A former Miss Turkey has been convicted of insulting Turkish President Recep Tayyip Erdoğan in a social media post. Merve Buyuksarac, 27, has been found guilty of insulting a public official and given a 14-month suspended sentence by a court. She will be sent to jail if she does anything that qualifies as “reoffending” in the next five years.
Buyuksarac, who won the Miss Turkey contest in 2006, was briefly detained for sharing a satirical poem on her Instagram account in 2014. It was a satirical adaptation of the Turkish national anthem and was called ‘The Master’s Poem.’ Thousands of others had also posted the poem. It reportedly criticized the then Prime Minister Erdoğan.
According to the Associated Press, her lawyer, Emre Telci, said he would file a formal objection to the verdict and appeal her case at the European Court of Justice in Strasbourg, France.
The Independent reported that Buyuksarac was quoted as saying at the time: “I shared it because I found it funny. I had no intention to insult President Recep Tayyip Erdoğan.”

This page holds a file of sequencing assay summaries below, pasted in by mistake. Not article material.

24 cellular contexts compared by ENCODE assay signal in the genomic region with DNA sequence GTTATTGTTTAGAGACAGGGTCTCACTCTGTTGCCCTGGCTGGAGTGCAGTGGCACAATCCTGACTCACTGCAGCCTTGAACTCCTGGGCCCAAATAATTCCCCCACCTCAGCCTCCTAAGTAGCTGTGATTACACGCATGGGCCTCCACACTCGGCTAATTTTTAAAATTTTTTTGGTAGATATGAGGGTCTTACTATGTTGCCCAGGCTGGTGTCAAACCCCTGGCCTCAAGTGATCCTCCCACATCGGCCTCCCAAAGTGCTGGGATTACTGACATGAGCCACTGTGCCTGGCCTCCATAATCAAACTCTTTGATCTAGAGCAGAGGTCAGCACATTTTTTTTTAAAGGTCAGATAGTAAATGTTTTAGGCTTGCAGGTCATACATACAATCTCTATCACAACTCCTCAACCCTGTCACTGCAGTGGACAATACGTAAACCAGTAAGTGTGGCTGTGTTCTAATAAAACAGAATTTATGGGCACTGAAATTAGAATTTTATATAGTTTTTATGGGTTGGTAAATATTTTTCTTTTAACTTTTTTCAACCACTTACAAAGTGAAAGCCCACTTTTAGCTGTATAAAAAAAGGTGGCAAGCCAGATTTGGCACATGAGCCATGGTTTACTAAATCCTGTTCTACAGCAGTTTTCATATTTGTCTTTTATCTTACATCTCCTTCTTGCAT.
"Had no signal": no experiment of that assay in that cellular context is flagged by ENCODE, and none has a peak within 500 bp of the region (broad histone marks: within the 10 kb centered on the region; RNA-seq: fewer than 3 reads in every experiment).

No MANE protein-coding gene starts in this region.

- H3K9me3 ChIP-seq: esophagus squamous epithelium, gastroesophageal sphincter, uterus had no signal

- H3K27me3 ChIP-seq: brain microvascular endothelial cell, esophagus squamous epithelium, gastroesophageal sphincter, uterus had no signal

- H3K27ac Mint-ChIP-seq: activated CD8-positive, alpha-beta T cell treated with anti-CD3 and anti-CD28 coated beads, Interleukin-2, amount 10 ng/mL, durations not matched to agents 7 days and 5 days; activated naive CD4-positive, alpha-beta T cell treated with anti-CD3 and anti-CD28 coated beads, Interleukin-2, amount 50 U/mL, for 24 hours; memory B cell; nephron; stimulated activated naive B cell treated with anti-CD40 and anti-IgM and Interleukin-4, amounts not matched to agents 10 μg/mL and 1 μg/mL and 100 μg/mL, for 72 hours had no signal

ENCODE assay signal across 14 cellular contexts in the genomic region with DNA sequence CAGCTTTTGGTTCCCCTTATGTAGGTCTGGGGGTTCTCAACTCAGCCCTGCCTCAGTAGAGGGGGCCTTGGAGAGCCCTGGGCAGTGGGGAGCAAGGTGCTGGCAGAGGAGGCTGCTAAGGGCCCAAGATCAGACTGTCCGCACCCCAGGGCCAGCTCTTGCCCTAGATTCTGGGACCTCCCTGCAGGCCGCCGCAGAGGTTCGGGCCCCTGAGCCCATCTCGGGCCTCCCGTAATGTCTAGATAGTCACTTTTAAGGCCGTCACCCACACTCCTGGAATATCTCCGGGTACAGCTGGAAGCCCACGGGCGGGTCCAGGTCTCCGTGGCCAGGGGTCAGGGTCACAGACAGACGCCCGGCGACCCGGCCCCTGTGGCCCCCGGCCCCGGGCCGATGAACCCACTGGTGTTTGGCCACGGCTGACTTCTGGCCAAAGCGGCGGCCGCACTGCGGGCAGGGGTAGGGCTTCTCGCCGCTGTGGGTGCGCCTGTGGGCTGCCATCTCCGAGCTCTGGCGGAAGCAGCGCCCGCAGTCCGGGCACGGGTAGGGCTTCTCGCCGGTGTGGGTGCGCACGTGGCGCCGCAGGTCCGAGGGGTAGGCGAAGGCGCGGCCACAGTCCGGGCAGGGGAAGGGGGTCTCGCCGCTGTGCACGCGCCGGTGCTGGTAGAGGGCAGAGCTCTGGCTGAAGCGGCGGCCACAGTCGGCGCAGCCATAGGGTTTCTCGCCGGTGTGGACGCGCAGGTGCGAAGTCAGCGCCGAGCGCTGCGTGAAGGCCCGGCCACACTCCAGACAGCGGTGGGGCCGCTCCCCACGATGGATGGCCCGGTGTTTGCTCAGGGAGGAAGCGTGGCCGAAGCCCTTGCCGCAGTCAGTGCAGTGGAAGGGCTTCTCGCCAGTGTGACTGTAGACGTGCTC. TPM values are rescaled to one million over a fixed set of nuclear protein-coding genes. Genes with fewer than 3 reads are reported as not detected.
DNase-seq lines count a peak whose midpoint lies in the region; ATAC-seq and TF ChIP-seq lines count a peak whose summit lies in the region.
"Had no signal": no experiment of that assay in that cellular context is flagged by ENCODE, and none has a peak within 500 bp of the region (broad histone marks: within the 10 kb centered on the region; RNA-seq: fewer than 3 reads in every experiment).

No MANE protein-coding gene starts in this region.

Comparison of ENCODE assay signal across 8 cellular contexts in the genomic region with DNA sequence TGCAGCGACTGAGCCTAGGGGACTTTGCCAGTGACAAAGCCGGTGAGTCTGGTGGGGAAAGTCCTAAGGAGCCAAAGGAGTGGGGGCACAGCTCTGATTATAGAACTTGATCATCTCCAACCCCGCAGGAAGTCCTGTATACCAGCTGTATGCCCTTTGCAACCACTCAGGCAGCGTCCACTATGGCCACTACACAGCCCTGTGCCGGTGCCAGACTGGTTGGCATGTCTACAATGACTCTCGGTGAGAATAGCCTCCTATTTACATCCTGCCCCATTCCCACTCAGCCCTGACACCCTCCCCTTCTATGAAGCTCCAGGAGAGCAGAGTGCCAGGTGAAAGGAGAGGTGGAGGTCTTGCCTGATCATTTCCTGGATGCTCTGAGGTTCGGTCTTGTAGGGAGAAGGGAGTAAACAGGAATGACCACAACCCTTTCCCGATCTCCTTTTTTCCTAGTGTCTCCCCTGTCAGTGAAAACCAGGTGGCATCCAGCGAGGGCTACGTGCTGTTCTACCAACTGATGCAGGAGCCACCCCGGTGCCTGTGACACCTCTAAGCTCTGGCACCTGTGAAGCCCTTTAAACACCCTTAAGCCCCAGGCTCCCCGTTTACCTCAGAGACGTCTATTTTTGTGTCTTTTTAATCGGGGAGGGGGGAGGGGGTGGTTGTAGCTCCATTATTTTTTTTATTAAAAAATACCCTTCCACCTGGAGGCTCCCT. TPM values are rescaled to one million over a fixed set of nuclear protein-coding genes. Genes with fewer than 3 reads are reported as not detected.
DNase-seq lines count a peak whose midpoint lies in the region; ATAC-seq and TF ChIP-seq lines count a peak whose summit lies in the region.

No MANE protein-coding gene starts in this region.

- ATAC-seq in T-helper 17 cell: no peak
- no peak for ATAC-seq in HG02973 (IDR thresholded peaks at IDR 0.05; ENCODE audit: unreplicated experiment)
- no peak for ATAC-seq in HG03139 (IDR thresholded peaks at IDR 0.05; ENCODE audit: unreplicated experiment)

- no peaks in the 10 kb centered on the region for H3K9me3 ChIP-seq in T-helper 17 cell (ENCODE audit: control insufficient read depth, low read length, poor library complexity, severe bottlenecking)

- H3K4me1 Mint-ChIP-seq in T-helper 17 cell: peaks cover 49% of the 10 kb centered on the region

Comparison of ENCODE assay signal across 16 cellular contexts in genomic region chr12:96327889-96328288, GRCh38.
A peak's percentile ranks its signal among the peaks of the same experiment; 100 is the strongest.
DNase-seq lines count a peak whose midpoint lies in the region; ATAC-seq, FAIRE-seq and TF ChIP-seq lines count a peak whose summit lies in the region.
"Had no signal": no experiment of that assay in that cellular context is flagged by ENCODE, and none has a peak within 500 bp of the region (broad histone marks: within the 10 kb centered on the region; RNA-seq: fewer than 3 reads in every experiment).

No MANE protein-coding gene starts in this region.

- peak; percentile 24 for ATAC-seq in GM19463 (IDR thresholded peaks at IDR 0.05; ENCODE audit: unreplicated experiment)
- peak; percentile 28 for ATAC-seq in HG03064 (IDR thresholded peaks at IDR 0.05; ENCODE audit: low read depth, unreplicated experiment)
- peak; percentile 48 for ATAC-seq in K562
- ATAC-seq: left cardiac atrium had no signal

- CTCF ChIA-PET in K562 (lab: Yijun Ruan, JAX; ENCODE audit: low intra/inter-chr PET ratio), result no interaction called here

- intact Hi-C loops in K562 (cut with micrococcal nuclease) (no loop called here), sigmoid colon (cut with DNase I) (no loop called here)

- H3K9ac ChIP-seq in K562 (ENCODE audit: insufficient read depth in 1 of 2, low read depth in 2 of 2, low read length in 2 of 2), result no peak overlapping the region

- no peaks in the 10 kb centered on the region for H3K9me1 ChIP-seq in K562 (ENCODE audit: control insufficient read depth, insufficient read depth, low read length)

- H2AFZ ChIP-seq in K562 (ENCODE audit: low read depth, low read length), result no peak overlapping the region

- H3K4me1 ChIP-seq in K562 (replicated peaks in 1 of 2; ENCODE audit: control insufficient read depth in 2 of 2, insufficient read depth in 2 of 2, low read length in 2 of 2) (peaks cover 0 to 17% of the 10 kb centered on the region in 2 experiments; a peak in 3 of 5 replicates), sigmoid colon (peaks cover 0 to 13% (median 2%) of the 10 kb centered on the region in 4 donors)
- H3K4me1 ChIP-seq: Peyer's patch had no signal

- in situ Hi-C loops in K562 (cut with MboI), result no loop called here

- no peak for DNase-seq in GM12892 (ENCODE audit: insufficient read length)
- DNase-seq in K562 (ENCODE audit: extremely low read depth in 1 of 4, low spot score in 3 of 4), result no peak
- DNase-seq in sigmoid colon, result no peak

Erdoğan has filed close to 2,000 defamation cases since he became president in 2014. The cases are based on a previously seldom-used law that bars insulting the president. These trials have primarily targeted journalists, academics and the opposition, but cases like Buyuksarac's show the inclusion of less political elements in the list.
Turkey is being steered into a presidential form of government. Many free speech advocates and international observers claim that the routine clamping down on the freedoms of citizens has taken the status of an ideal Muslim democracy away from Turkey.